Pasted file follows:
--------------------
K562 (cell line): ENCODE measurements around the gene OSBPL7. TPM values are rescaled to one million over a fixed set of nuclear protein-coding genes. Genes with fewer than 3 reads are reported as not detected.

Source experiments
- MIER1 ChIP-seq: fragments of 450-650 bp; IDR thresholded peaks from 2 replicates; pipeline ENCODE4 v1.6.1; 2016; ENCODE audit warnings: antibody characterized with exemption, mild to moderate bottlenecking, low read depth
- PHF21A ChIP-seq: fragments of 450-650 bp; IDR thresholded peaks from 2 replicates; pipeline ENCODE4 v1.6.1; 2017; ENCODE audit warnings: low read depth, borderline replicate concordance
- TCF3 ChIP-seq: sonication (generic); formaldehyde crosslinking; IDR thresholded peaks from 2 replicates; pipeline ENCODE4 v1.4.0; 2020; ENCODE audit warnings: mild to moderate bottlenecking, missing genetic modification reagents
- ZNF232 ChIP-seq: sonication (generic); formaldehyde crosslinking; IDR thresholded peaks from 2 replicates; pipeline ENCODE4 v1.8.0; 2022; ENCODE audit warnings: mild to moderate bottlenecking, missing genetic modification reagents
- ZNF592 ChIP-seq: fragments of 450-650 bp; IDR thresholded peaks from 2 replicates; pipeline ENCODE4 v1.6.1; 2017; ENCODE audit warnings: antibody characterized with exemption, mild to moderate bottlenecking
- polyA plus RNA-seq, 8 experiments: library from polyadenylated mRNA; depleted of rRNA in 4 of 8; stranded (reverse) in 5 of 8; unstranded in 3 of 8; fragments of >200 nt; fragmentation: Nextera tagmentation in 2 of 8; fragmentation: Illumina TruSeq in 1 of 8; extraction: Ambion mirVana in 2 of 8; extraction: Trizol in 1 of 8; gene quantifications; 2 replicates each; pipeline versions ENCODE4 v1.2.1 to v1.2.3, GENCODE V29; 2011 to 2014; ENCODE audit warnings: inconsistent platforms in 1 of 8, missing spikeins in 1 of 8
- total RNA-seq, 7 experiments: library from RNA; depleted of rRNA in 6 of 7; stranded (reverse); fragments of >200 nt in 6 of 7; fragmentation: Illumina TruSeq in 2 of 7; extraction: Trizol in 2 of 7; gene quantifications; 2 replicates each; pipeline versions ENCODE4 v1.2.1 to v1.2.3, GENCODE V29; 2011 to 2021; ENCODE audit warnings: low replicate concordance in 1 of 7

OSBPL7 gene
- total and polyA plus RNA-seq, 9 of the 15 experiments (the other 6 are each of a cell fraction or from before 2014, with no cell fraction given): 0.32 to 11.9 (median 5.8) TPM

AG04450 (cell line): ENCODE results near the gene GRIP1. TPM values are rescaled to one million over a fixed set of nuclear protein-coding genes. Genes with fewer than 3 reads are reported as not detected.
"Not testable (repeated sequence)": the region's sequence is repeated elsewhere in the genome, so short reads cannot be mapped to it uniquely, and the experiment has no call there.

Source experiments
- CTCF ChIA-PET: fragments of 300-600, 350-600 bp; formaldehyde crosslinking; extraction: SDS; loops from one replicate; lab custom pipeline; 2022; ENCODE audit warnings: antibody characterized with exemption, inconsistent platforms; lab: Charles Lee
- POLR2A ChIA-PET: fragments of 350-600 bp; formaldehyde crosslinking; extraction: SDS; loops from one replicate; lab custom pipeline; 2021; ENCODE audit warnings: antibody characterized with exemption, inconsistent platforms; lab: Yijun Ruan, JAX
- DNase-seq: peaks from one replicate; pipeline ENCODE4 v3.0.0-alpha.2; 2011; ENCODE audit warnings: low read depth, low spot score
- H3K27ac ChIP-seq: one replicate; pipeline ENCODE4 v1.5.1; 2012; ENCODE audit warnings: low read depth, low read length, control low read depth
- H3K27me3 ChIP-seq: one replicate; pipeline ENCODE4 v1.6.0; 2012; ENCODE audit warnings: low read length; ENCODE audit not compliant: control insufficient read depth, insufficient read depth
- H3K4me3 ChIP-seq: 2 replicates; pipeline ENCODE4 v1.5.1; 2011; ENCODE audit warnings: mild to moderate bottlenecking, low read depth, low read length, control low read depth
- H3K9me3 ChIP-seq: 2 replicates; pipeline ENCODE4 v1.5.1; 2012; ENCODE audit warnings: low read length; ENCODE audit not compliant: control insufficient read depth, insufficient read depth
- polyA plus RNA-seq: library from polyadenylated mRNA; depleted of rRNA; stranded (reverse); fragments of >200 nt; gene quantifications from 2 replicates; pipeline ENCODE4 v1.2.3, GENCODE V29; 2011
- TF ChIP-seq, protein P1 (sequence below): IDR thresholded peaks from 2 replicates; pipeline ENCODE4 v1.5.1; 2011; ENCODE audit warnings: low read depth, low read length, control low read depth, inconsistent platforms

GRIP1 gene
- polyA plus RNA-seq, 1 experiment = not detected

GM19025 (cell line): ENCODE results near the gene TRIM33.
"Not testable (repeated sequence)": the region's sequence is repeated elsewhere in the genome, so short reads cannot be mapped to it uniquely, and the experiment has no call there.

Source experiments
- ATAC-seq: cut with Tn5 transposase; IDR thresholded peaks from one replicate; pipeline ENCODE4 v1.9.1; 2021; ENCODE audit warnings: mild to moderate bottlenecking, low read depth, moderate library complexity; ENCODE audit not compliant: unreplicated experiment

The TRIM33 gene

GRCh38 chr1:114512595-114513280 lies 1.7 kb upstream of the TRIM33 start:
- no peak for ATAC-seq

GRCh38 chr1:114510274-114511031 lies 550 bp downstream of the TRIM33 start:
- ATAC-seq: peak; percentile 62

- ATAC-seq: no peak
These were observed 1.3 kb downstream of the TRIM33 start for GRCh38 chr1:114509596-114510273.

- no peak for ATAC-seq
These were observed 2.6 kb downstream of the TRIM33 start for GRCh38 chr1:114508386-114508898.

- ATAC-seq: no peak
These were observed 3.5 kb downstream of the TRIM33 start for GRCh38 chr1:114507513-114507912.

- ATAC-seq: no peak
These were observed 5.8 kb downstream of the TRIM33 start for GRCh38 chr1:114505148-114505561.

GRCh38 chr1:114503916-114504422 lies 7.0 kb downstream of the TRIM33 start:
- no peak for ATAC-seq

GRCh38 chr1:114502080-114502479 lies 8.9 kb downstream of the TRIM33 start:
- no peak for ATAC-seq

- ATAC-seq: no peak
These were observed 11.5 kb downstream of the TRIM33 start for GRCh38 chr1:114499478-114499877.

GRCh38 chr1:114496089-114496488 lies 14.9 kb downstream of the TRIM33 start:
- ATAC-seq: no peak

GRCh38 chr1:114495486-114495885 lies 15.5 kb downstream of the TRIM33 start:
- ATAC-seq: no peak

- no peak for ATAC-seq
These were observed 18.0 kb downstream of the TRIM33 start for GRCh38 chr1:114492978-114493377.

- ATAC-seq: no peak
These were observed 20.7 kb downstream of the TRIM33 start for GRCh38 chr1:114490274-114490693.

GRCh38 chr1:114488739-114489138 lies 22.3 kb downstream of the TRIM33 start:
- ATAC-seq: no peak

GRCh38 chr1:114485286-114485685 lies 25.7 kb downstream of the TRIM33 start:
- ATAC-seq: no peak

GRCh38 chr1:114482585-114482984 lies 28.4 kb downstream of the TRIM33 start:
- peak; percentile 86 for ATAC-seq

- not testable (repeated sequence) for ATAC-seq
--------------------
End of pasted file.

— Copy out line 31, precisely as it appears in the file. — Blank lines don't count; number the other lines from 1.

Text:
GRCh38 chr1:114512595-114513280 lies 1.7 kb upstream of the TRIM33 start: